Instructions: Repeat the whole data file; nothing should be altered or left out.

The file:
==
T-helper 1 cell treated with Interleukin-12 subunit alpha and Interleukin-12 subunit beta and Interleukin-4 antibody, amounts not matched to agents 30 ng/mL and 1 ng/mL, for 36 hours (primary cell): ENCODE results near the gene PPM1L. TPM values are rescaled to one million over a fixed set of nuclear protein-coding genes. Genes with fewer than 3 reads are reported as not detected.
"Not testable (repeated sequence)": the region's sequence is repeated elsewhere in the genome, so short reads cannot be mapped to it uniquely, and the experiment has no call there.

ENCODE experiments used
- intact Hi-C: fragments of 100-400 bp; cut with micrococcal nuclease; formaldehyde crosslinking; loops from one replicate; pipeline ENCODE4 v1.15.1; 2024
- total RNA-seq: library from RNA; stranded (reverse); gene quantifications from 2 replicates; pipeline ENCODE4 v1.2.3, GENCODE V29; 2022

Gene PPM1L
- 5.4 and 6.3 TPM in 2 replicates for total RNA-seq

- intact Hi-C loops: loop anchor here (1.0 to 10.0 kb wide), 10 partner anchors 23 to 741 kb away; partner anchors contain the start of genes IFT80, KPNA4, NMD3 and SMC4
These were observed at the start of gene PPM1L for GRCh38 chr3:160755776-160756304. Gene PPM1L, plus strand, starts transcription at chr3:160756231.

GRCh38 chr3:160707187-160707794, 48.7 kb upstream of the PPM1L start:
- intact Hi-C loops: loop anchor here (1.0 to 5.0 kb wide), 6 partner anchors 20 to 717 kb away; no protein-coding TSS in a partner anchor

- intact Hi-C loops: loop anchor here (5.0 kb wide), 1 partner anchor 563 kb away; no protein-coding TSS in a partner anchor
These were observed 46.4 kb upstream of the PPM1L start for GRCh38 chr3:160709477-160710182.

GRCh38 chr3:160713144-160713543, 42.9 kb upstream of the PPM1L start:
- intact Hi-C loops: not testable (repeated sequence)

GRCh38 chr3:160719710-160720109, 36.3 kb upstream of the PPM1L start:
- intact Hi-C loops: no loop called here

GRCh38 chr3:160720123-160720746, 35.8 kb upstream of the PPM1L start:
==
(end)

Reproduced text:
T-helper 1 cell treated with Interleukin-12 subunit alpha and Interleukin-12 subunit beta and Interleukin-4 antibody, amounts not matched to agents 30 ng/mL and 1 ng/mL, for 36 hours (primary cell): ENCODE results near the gene PPM1L. TPM values are rescaled to one million over a fixed set of nuclear protein-coding genes. Genes with fewer than 3 reads are reported as not detected.
"Not testable (repeated sequence)": the region's sequence is repeated elsewhere in the genome, so short reads cannot be mapped to it uniquely, and the experiment has no call there.

ENCODE experiments used
- intact Hi-C: fragments of 100-400 bp; cut with micrococcal nuclease; formaldehyde crosslinking; loops from one replicate; pipeline ENCODE4 v1.15.1; 2024
- total RNA-seq: library from RNA; stranded (reverse); gene quantifications from 2 replicates; pipeline ENCODE4 v1.2.3, GENCODE V29; 2022

Gene PPM1L
- 5.4 and 6.3 TPM in 2 replicates for total RNA-seq

- intact Hi-C loops: loop anchor here (1.0 to 10.0 kb wide), 10 partner anchors 23 to 741 kb away; partner anchors contain the start of genes IFT80, KPNA4, NMD3 and SMC4
These were observed at the start of gene PPM1L for GRCh38 chr3:160755776-160756304. Gene PPM1L, plus strand, starts transcription at chr3:160756231.

GRCh38 chr3:160707187-160707794, 48.7 kb upstream of the PPM1L start:
- intact Hi-C loops: loop anchor here (1.0 to 5.0 kb wide), 6 partner anchors 20 to 717 kb away; no protein-coding TSS in a partner anchor

- intact Hi-C loops: loop anchor here (5.0 kb wide), 1 partner anchor 563 kb away; no protein-coding TSS in a partner anchor
These were observed 46.4 kb upstream of the PPM1L start for GRCh38 chr3:160709477-160710182.

GRCh38 chr3:160713144-160713543, 42.9 kb upstream of the PPM1L start:
- intact Hi-C loops: not testable (repeated sequence)

GRCh38 chr3:160719710-160720109, 36.3 kb upstream of the PPM1L start:
- intact Hi-C loops: no loop called here

GRCh38 chr3:160720123-160720746, 35.8 kb upstream of the PPM1L start: